Home About us Editorial board Search Ahead of print Current issue Archives Submit article Instructions Subscribe Contact us Login 
  • Users Online:1432
  • Home
  • Print this page
  • Email this page


 
 Table of Contents  
CASE REPORT
Year : 2015  |  Volume : 3  |  Issue : 2  |  Page : 296-298

An unusual source of septic pulmonary embolism: Perianal abscess in an immunocompetent patient


1 Department of Pulmonary Medicine, King George's Medical University, Lucknow, Uttar Pradesh, India
2 Department of Medicine, Mahamaya Rajkiya Allopathic Medical College, Dr. Ram Manohar Lohia Avadh University, Ambedkar Nagar, Faizabad, Uttar Pradesh, India

Date of Web Publication16-Dec-2015

Correspondence Address:
Surya Kant
Department of Pulmonary Medicine, King George's Medical University, Lucknow - 226 003, Uttar Pradesh
India
Login to access the Email id

Source of Support: None, Conflict of Interest: None


DOI: 10.4103/2321-4848.171929

Rights and Permissions
  Abstract 

Septic pulmonary embolism (SPE) is a rare clinical presentation mostly seen in patients who are immunocompromised, in which septic thrombi from an infectious nidus are transported in the vascular system of the lungs. We report a patient presenting with features of sepsis and respiratory distress; chest X-ray and computed tomography (CT) thorax of whom showed multiple bilateral small thick-walled cavities associated with right pleural effusion. He was found to have a septic source of Enterococcus sp. cultured from a perianal abscess with the same bacteremia. Pulmonary septic embolism from the abscess was diagnosed by radiology and correlation of bacteremia from septic foci and blood culture. The clinical condition improved with surgical management of the perianal abscess and appropriate antibiotic treatment.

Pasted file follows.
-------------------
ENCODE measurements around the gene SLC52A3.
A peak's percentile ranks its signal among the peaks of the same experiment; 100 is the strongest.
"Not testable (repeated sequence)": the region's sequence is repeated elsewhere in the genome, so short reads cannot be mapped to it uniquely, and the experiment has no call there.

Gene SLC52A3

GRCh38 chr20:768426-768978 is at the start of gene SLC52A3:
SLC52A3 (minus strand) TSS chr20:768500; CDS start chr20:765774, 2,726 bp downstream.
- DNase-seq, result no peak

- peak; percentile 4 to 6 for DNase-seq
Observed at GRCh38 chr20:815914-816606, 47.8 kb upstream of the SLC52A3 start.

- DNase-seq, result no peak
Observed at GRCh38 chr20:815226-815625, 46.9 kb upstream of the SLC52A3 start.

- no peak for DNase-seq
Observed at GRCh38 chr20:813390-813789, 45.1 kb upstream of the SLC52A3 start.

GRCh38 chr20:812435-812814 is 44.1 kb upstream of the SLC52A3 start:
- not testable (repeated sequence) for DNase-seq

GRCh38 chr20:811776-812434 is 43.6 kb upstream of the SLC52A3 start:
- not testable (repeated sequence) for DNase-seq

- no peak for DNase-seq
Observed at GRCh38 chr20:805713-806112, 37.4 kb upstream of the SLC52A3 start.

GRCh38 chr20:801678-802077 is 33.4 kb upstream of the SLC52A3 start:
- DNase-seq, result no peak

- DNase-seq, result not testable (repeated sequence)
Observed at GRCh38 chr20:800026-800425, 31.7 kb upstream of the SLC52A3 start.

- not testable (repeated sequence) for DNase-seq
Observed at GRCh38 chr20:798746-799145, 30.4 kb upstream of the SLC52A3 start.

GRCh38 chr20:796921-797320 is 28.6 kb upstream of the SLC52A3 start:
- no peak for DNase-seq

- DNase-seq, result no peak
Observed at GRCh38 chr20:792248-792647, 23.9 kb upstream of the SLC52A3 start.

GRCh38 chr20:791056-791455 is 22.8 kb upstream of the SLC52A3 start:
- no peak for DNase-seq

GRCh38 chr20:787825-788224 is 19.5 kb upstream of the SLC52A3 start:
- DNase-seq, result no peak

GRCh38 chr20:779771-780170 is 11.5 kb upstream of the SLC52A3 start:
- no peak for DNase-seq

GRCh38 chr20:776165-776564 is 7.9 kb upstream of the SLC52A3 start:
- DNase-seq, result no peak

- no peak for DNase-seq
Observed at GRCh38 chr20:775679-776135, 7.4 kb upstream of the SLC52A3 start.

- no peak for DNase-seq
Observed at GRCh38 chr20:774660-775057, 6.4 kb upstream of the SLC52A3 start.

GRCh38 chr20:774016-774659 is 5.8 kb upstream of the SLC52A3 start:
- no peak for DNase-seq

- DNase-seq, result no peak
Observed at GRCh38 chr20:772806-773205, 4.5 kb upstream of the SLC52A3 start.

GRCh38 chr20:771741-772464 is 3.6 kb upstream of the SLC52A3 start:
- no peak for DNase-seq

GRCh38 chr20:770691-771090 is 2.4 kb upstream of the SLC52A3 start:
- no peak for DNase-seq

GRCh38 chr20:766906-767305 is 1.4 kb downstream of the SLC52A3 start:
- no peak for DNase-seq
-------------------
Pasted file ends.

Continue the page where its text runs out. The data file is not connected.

Keywords: Abscess, embolism, perianal, septic


How to cite this article:
Prakash V, Verma AK, Bhatia A, Kumar V, Kant S, Nagaraju K. An unusual source of septic pulmonary embolism: Perianal abscess in an immunocompetent patient. Arch Med Health Sci 2015;3:296-8

How to cite this URL:
Prakash V, Verma AK, Bhatia A, Kumar V, Kant S, Nagaraju K. An unusual source of septic pulmonary embolism: Perianal abscess in an immunocompetent patient. Arch Med Health Sci [serial online] 2015 [cited 2019 Jun 20];3:296-8. Available from: http://www.amhsjournal.org/text.asp?2015/3/2/296/171929


  Introduction Top


Septic emboli is a rare clinical entity, commonly undiagnosed, mostly seen in patients who are immunocompromised as a result of infections that typically originate from an extrapulmonary source. Clinicoradiological characteristics at presentation are usually non-specific, and the diagnosis of this disorder is usually delayed.

We present an unusual cause of septic pulmonary embolism (SPE) from perianal abscess which resolved after successful treatment of the infective focus.


  Case Report Top